If you find yourself the agent or trustee (the person who makes decisions) for another person, you need to understand that this is a serious legal role. If you make bad decisions while holding legal power for another person, you could become liable or even charged with Elder Abuse should you not be able to account for your actions. Agents and trustees are key parts of Advance Directives for medical care, Durable Power of Attorney for finances, and Representative Payee status with Social Security.
The very first thing you should do once you are appointed is read the documents closely. Then direct your questions to the attorney who wrote the documents, so you are sure you know when to step in and what you should do to take over control – to become the active agent.
In most cases, individuals set up these roles way before there is a need. When the person named you for this role, they were healthy and making their decisions for the future. It is only when they no longer can make decisions (the criteria that determines this should be in the body of the legal document) that you will take control. Sometimes there will be a circumstance where that individual wants to remove themselves as the first Trustee of a trust and have you, the “successor trustee,” take charge.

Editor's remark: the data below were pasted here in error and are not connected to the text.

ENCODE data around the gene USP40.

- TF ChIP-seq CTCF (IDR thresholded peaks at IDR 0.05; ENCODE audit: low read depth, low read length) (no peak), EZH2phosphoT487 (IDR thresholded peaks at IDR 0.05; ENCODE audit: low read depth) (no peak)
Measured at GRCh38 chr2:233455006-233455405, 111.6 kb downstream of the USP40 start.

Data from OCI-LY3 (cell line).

I highly recommend that you have a long conversation in advance with this person about what they want and what they desire should they later need help in the home or a retirement setting. Learn their values and what makes them happy. For me, I want always to be in a setting with a lovely garden that I might be able to putter or just sit in. I would also like to have stimulating activities and pets. A healthy, organic, whole fresh food diet is also important to me, and I would want my agent to know these things.
Everyone will have slightly different values and wishes, but the agent will need to know these issues long before the time comes to take over and make decisions. If you are experiencing difficulty in managing the care of someone who has named you as their agent, contact Eldercare Services. Our team offers expert assistance in all areas of care for the aging. Holding legal power for another person can be heavy and we would love to ease your load!
by Linda Fodrini-Johnson, MA, MFT, CMC